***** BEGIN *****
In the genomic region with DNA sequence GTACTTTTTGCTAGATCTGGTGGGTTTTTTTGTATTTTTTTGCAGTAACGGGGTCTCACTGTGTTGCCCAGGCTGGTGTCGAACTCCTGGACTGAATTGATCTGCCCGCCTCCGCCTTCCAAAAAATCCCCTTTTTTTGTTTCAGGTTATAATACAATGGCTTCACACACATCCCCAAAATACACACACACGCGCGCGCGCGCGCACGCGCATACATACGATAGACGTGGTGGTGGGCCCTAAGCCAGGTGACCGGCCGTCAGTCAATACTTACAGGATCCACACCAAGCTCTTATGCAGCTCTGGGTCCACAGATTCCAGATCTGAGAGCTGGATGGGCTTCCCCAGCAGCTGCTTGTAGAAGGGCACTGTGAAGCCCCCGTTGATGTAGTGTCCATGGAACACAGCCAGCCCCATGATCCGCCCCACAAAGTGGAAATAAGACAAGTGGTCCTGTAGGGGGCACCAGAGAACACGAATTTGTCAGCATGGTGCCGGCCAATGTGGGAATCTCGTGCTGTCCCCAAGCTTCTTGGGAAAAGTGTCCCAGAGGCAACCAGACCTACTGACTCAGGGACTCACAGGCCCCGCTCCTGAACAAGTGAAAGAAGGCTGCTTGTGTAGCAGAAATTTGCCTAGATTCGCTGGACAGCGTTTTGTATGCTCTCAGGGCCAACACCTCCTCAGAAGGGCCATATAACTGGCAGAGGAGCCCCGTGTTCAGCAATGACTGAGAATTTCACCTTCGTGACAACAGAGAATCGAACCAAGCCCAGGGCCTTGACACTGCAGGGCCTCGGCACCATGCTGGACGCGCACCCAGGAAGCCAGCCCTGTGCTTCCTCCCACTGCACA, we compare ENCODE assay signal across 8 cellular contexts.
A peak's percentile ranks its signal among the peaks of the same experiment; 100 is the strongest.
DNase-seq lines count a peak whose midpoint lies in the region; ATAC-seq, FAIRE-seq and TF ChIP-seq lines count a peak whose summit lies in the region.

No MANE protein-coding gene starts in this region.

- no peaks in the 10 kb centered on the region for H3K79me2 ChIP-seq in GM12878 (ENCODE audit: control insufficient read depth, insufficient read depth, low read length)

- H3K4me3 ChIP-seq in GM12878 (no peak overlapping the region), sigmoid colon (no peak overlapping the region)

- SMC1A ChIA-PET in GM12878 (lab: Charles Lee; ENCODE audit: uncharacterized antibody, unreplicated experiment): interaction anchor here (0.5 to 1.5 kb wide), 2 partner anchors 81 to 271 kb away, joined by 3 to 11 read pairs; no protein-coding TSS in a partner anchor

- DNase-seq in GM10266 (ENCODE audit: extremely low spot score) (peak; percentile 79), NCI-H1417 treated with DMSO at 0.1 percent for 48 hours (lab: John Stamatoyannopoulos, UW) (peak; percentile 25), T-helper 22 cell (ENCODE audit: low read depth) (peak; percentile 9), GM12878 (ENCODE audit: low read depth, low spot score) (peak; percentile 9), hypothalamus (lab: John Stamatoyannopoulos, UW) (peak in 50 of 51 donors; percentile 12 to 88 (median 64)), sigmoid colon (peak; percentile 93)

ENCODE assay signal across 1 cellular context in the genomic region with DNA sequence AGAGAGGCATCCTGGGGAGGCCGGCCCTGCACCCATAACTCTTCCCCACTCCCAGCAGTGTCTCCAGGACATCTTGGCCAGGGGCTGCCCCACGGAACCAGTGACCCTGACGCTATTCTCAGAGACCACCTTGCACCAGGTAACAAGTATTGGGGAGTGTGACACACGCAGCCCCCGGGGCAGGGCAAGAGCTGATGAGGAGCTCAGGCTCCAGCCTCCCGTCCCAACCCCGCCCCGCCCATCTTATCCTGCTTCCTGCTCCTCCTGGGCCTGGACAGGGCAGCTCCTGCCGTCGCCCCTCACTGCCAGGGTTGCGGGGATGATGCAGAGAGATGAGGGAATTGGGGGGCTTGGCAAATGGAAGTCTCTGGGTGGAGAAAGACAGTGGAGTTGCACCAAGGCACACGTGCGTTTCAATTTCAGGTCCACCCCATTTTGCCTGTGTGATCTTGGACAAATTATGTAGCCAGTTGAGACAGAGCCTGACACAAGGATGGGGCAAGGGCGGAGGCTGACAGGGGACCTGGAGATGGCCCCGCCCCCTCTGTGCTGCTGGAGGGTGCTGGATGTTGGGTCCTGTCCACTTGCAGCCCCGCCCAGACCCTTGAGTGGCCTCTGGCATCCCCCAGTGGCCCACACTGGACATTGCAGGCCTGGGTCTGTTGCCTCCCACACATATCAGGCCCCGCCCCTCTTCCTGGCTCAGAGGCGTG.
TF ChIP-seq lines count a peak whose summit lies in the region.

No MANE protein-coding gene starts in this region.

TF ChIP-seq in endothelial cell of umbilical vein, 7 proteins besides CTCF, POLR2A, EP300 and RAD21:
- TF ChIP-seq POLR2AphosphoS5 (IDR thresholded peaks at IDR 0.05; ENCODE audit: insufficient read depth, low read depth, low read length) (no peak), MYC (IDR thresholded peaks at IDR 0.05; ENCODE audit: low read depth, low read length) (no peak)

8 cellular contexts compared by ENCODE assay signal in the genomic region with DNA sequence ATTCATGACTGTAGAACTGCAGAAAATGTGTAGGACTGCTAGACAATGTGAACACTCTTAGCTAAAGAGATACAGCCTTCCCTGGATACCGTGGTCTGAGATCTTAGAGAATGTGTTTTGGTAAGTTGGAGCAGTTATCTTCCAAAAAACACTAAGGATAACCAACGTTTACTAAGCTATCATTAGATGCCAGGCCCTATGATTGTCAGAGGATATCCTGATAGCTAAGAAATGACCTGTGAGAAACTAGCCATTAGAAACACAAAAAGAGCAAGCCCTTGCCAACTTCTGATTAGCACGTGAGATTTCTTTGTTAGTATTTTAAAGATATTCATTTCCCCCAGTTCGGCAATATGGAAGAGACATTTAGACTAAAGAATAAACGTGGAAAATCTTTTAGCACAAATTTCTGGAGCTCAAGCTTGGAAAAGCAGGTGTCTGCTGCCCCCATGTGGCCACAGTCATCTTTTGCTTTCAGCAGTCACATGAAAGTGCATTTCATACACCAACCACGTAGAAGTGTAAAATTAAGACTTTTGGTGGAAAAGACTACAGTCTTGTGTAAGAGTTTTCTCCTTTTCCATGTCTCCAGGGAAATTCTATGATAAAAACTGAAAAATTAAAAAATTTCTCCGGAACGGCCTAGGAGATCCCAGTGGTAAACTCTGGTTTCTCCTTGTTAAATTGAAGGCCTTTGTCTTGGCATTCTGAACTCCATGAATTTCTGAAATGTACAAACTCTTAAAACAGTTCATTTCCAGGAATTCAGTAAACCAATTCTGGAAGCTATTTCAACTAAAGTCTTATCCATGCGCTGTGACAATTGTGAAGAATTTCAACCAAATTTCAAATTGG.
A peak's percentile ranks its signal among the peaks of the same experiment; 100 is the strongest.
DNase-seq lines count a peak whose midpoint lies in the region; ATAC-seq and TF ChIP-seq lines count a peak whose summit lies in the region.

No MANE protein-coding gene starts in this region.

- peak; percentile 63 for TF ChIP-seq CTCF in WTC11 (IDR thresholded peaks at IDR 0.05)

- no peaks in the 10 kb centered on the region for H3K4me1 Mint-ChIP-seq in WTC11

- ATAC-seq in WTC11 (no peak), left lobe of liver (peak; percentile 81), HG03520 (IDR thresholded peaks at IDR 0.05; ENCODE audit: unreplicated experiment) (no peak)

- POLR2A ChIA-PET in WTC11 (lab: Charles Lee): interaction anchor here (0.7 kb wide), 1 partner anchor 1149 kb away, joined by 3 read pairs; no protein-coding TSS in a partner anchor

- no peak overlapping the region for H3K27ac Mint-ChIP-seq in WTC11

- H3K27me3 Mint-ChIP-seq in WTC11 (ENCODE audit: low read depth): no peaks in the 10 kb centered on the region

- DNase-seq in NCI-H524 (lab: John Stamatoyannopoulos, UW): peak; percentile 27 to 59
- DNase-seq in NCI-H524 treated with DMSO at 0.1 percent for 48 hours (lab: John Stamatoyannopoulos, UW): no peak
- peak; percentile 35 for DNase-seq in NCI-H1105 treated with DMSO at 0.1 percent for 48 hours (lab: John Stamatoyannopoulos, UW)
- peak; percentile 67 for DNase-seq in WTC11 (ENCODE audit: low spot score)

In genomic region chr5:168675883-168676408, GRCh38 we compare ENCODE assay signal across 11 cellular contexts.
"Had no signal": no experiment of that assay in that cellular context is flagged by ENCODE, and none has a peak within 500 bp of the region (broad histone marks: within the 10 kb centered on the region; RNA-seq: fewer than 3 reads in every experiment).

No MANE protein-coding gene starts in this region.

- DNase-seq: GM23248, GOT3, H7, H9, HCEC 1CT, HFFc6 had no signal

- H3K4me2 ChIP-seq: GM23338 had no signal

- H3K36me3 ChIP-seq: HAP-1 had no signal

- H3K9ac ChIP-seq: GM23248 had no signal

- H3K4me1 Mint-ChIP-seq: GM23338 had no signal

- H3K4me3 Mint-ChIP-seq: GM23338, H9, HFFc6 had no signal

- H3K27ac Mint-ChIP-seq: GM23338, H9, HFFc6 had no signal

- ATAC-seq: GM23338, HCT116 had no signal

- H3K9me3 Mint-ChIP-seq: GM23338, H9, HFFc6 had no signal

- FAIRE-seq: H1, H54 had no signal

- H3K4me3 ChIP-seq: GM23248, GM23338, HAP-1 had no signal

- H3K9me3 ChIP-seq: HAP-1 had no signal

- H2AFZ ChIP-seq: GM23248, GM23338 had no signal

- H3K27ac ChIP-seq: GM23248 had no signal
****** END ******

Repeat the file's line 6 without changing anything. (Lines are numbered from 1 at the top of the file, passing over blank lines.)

- H3K4me3 ChIP-seq in GM12878 (no peak overlapping the region), sigmoid colon (no peak overlapping the region)